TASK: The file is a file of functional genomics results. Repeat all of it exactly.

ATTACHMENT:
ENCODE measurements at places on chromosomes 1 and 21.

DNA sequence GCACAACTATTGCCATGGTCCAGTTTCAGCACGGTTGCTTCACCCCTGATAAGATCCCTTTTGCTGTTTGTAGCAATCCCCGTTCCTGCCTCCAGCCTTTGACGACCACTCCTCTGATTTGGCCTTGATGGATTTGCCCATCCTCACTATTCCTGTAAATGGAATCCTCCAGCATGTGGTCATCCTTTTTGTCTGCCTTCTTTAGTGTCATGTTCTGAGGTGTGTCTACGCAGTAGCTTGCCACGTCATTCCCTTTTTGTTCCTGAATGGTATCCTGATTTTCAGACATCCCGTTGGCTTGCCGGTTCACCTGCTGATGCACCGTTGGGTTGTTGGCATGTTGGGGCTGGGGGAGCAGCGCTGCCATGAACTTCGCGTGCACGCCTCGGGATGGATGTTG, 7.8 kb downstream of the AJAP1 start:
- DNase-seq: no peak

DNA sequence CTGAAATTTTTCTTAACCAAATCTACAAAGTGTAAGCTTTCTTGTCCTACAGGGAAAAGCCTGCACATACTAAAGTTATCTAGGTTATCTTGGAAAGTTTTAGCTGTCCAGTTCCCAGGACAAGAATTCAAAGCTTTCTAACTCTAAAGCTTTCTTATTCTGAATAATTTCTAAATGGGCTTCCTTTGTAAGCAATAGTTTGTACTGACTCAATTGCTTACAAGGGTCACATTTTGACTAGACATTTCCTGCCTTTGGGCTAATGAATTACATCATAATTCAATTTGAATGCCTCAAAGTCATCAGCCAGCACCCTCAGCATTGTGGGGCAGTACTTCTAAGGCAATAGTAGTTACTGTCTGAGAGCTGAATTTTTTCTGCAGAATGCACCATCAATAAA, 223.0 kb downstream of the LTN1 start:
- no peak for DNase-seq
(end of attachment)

ENCODE measurements at places on chromosomes 1 and 21.

DNA sequence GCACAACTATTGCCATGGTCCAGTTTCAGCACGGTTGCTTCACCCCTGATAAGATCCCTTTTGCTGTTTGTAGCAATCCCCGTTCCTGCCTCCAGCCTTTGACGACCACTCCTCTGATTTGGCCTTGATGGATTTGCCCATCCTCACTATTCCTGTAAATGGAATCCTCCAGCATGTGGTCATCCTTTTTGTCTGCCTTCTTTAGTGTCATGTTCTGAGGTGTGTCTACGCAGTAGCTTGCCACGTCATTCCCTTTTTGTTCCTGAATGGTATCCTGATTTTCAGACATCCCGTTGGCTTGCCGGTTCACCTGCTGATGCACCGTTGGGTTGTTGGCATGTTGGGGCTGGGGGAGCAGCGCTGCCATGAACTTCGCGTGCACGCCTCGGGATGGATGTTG, 7.8 kb downstream of the AJAP1 start:
- DNase-seq: no peak

DNA sequence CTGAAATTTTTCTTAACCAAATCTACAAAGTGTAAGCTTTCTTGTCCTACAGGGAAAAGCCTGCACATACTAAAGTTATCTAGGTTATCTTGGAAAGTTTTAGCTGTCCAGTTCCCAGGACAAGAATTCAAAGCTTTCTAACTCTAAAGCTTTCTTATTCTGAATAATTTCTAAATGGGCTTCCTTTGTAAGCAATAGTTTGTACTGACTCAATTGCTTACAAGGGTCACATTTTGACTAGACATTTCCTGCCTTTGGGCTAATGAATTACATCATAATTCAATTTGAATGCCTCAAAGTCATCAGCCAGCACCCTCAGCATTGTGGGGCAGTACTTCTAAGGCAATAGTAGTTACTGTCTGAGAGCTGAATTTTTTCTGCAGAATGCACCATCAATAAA, 223.0 kb downstream of the LTN1 start:
- no peak for DNase-seq